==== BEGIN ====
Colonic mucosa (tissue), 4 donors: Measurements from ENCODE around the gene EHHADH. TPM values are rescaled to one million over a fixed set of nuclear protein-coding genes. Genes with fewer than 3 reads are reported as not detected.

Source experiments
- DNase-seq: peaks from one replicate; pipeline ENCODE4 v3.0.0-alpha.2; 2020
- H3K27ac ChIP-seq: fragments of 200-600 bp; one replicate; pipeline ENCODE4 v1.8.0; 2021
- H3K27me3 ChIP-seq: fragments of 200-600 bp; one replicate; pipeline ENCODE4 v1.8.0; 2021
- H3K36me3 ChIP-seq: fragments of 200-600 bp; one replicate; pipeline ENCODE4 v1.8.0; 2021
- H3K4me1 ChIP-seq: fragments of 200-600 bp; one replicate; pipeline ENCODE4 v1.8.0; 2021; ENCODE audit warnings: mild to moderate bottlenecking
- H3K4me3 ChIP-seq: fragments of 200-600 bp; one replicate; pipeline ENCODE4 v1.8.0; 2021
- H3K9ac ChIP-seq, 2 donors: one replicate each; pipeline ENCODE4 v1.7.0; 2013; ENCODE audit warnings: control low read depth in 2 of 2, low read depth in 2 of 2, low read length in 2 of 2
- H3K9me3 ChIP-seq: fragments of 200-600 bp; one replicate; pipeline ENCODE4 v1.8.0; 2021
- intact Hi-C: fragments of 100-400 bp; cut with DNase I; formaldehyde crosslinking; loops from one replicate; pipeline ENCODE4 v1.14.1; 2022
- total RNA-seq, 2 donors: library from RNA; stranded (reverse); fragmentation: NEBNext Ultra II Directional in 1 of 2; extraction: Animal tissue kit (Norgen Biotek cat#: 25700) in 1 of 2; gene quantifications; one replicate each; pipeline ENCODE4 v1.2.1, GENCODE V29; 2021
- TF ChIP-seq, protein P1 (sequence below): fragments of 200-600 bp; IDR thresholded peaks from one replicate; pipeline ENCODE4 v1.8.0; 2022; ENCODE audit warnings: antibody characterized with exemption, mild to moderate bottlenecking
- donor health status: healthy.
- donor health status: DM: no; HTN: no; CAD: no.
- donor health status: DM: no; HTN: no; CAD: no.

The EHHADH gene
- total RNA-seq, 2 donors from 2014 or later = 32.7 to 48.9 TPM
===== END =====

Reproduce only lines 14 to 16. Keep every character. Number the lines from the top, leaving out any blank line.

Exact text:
- donor health status: healthy.
- donor health status: DM: no; HTN: no; CAD: no.
- donor health status: DM: no; HTN: no; CAD: no.